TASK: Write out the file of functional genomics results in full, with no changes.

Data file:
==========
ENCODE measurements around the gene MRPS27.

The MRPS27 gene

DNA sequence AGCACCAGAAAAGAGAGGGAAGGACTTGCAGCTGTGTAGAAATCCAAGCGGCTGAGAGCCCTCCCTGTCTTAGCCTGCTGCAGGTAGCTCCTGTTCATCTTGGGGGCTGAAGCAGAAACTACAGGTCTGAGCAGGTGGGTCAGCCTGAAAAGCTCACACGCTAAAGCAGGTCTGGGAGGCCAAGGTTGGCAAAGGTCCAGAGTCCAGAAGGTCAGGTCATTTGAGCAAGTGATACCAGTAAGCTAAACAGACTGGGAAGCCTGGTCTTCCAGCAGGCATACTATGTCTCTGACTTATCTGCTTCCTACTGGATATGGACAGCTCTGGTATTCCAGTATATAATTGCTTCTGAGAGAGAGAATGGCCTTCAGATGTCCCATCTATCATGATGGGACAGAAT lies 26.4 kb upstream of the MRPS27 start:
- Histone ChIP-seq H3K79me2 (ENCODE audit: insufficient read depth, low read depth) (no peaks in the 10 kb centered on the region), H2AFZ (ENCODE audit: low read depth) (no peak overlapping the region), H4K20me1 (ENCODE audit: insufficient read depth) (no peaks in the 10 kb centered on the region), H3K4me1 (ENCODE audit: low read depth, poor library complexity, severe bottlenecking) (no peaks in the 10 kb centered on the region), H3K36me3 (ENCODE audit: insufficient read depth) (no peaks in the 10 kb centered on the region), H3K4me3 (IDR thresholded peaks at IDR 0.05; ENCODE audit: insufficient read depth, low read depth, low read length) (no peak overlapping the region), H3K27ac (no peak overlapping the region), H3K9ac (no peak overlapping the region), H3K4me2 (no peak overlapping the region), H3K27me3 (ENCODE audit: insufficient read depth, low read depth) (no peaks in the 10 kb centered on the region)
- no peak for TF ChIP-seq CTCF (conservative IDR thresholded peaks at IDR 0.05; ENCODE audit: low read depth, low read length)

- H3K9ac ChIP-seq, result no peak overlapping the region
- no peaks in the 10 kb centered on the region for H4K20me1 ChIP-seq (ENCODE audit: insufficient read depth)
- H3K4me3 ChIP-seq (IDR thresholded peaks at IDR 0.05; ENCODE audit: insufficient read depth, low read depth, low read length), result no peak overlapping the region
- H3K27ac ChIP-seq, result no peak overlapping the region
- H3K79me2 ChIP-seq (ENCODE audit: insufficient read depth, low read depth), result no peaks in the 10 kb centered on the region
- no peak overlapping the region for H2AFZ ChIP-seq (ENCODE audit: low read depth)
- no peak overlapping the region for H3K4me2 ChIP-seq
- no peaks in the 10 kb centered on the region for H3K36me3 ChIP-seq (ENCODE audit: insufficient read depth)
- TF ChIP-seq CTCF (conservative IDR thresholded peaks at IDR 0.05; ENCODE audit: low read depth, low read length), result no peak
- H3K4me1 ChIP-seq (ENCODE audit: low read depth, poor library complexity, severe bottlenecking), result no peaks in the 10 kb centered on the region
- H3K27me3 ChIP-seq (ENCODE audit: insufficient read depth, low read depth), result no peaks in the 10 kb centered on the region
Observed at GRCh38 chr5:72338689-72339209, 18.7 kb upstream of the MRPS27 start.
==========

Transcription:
ENCODE measurements around the gene MRPS27.

The MRPS27 gene

DNA sequence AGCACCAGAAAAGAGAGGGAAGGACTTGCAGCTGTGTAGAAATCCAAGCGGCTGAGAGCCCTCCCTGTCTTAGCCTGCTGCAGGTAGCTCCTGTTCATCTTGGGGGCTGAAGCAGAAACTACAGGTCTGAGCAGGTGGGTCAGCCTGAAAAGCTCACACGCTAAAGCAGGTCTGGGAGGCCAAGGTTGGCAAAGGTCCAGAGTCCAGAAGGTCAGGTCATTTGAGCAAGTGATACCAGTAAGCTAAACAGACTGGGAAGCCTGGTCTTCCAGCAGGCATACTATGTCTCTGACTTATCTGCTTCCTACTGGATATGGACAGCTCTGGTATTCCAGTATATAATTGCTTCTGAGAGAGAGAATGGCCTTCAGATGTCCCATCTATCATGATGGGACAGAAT lies 26.4 kb upstream of the MRPS27 start:
- Histone ChIP-seq H3K79me2 (ENCODE audit: insufficient read depth, low read depth) (no peaks in the 10 kb centered on the region), H2AFZ (ENCODE audit: low read depth) (no peak overlapping the region), H4K20me1 (ENCODE audit: insufficient read depth) (no peaks in the 10 kb centered on the region), H3K4me1 (ENCODE audit: low read depth, poor library complexity, severe bottlenecking) (no peaks in the 10 kb centered on the region), H3K36me3 (ENCODE audit: insufficient read depth) (no peaks in the 10 kb centered on the region), H3K4me3 (IDR thresholded peaks at IDR 0.05; ENCODE audit: insufficient read depth, low read depth, low read length) (no peak overlapping the region), H3K27ac (no peak overlapping the region), H3K9ac (no peak overlapping the region), H3K4me2 (no peak overlapping the region), H3K27me3 (ENCODE audit: insufficient read depth, low read depth) (no peaks in the 10 kb centered on the region)
- no peak for TF ChIP-seq CTCF (conservative IDR thresholded peaks at IDR 0.05; ENCODE audit: low read depth, low read length)

- H3K9ac ChIP-seq, result no peak overlapping the region
- no peaks in the 10 kb centered on the region for H4K20me1 ChIP-seq (ENCODE audit: insufficient read depth)
- H3K4me3 ChIP-seq (IDR thresholded peaks at IDR 0.05; ENCODE audit: insufficient read depth, low read depth, low read length), result no peak overlapping the region
- H3K27ac ChIP-seq, result no peak overlapping the region
- H3K79me2 ChIP-seq (ENCODE audit: insufficient read depth, low read depth), result no peaks in the 10 kb centered on the region
- no peak overlapping the region for H2AFZ ChIP-seq (ENCODE audit: low read depth)
- no peak overlapping the region for H3K4me2 ChIP-seq
- no peaks in the 10 kb centered on the region for H3K36me3 ChIP-seq (ENCODE audit: insufficient read depth)
- TF ChIP-seq CTCF (conservative IDR thresholded peaks at IDR 0.05; ENCODE audit: low read depth, low read length), result no peak
- H3K4me1 ChIP-seq (ENCODE audit: low read depth, poor library complexity, severe bottlenecking), result no peaks in the 10 kb centered on the region
- H3K27me3 ChIP-seq (ENCODE audit: insufficient read depth, low read depth), result no peaks in the 10 kb centered on the region
Observed at GRCh38 chr5:72338689-72339209, 18.7 kb upstream of the MRPS27 start.